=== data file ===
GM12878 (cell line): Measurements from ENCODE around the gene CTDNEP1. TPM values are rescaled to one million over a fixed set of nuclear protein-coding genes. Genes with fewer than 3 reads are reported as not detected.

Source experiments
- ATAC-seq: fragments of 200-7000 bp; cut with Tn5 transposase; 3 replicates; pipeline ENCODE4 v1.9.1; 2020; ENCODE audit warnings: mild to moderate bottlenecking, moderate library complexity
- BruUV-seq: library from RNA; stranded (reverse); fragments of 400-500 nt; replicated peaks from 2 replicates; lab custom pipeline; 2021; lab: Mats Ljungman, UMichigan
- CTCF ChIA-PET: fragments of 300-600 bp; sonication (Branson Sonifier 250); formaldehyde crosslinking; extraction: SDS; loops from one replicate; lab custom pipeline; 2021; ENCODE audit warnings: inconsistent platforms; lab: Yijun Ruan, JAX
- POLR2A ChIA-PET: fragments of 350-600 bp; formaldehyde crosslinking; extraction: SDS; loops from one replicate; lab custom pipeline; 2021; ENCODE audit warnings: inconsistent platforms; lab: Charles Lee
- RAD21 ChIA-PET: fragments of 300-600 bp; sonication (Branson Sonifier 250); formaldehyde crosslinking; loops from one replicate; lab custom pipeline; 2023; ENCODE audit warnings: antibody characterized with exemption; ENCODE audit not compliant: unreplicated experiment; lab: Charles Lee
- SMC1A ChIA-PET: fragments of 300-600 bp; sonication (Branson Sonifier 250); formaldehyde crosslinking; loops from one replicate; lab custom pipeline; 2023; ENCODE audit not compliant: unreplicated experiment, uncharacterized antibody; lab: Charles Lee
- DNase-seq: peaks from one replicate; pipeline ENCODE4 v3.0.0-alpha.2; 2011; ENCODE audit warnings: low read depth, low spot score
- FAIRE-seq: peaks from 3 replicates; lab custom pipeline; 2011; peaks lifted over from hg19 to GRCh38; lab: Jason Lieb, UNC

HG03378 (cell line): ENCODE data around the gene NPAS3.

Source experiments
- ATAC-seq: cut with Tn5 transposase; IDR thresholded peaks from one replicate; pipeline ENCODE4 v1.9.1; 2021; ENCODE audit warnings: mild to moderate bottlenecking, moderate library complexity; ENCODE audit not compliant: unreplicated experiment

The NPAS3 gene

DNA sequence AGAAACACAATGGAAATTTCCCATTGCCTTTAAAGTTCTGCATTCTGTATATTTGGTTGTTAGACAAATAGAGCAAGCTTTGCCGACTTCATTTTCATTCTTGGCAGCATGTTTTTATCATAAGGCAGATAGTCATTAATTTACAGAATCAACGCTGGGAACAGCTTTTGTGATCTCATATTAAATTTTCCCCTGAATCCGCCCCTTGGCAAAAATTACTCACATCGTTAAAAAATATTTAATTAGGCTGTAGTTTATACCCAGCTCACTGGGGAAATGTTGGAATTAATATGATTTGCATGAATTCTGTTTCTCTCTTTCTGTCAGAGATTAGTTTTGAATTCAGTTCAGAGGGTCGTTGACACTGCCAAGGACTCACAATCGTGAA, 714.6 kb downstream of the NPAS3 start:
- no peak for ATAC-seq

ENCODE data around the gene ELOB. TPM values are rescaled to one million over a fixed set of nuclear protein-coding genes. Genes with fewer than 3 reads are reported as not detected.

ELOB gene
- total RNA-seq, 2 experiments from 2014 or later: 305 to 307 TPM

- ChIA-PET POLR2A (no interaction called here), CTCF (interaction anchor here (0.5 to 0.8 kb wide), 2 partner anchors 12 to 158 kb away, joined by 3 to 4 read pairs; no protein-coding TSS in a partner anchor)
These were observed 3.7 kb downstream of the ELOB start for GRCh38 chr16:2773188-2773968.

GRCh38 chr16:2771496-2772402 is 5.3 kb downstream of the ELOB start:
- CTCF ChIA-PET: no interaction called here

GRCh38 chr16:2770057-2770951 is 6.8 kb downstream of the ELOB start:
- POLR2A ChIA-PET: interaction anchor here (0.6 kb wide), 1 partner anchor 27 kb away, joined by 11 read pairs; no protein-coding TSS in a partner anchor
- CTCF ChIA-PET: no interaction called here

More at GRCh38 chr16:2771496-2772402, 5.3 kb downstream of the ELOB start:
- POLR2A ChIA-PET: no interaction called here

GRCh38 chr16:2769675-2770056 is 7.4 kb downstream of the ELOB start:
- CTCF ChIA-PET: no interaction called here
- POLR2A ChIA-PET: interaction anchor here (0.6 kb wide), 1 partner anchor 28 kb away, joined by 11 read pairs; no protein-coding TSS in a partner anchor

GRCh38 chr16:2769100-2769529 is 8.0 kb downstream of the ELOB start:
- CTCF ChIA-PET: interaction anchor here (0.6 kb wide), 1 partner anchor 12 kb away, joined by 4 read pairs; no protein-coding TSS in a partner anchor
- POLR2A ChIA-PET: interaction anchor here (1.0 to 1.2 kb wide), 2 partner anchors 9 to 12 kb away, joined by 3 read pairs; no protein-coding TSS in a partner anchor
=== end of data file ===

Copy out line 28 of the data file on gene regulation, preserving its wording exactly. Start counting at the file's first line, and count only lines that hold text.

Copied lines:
- POLR2A ChIA-PET: no interaction called here